A three-hour British TV production that will be shown on PBS' "Masterpiece Theatre" in January was named best drama at the 16th annual International Emmy Awards in New York this week. "A Very British Coup," starring Ray McAnally as an ex-steel worker who becomes prime minister of England in the 1990s, was one of three British shows honored Monday night by the International Council of the National Academy of Television Arts and Sciences.
ENTERTAINMENT
March 24, 1987 | Arts and entertainment reports from The Times, national and international news services and the nation's press
The British Academy of Film and Television Arts Sunday named "Room With a View" best picture of 1986 and Bob Hoskins best actor for his performance in "Mona Lisa." American film maker Woody Allen picked up two honors--for direction and screenplay of "Hannah and Her Sisters." Maggie Smith won the best actress award for her role as the heroine's prudish chaperone in "Room With a View." Smith is an Oscar nominee for best supporting actress.
NEWS
December 8, 1996 | Kevin Thomas
Daniel Day-Lewis' (pictured with Ruth McCabe) multiple award-winning performance as Irish poet-painter Christy Brown keys this fierce, unsentimental 1989 portrait of an artist whose cerebral palsy spared only his left foot for communication and whose impoverished background left him open to upper-class scorn and condescension; he triumphed over both.
ENTERTAINMENT
November 14, 1986 | SHEILA BENSON, Times Film Critic
If you have seen a single billboard for "The Mission" (Plitt Century Plaza), you have some hint of the movie's most audacious and indelible scene. You've also seen the movie's star. As the film opens, a martyred and anonymous Jesuit who has attempted to convert a tribe of 18th-Century South American Indians has been crucified and cast into the waters above the great Iguazu Falls for his efforts. Slowly, with the river's gathering speed, he floats toward the edge.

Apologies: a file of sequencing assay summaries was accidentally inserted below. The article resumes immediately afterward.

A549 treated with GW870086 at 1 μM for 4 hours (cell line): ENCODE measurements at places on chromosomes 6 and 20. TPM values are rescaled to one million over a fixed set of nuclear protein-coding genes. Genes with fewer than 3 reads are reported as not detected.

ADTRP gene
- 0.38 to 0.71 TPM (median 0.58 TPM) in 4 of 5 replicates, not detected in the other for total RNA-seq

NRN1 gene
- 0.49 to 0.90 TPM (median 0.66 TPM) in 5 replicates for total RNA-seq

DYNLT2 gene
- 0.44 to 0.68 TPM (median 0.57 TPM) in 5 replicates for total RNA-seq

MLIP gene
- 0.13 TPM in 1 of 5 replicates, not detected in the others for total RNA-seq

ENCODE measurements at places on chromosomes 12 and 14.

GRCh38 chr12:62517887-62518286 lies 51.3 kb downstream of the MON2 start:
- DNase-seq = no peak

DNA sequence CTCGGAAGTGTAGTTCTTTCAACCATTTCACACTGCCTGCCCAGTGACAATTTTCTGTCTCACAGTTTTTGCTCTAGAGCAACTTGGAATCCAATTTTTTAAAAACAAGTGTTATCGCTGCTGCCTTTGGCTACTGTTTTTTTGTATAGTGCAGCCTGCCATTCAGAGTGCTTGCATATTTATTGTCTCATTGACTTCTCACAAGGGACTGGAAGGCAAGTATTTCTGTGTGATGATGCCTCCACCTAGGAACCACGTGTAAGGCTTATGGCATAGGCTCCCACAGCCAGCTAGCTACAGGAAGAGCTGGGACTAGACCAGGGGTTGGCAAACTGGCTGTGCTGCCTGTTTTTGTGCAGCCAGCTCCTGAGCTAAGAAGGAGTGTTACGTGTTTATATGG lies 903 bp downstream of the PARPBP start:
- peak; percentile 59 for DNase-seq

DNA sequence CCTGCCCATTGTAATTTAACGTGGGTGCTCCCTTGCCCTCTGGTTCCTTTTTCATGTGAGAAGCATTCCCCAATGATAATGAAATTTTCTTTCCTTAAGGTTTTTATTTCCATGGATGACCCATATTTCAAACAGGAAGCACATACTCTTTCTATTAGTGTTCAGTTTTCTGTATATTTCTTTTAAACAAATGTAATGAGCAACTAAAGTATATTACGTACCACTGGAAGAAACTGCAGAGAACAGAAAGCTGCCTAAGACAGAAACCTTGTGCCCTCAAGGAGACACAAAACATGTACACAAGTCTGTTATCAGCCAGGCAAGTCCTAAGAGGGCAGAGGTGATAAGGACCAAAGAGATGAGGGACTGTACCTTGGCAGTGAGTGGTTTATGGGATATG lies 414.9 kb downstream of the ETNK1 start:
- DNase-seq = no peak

ENTERTAINMENT
December 27, 1986 | CHARLES CHAMPLIN, Times Arts Editor
The memorable last images of "The Mission," the more startling because they suddenly appear after the long closing credits, are of Ray McAnally as Cardinal Altamirano, the Vatican's emissary to the Jesuit missions in South America, staring into the camera. "It's a way of saying, 'It's not just entertainment, is it?' " McAnally remarked during a visit to Los Angeles a few days ago. "An interviewer in England," McAnally added, "asked me what I was actually thinking during that shot.
ENTERTAINMENT
October 22, 1986 | PATRICK GOLDSTEIN
The Sicilians say that revenge is a dish best served cold. But for the Irish Protestant and Catholic pensioners who populate "No Surrender" (at the Monica 4-Plex), revenge is a full-course meal. If the hors d'oeuvres don't provoke a brawl, then a bloody battle over dessert will do just fine. What gives this wonderfully barbed British black comedy its acidic edge is the way it takes the rancor of these aging foes and plays it as farce.
ENTERTAINMENT
May 6, 1988 | SHEILA BENSON, Times Film Critic
By rights, "White Mischief" (selected theaters) should have been a barn burner. It's inspired by the infamous goings-on of a clot of British colonials living near Nairobi in the early 1940s, who played at sex, drugs, "rogering" each other's wives and finally murder, while Mother England and the rest of the world went up in flames.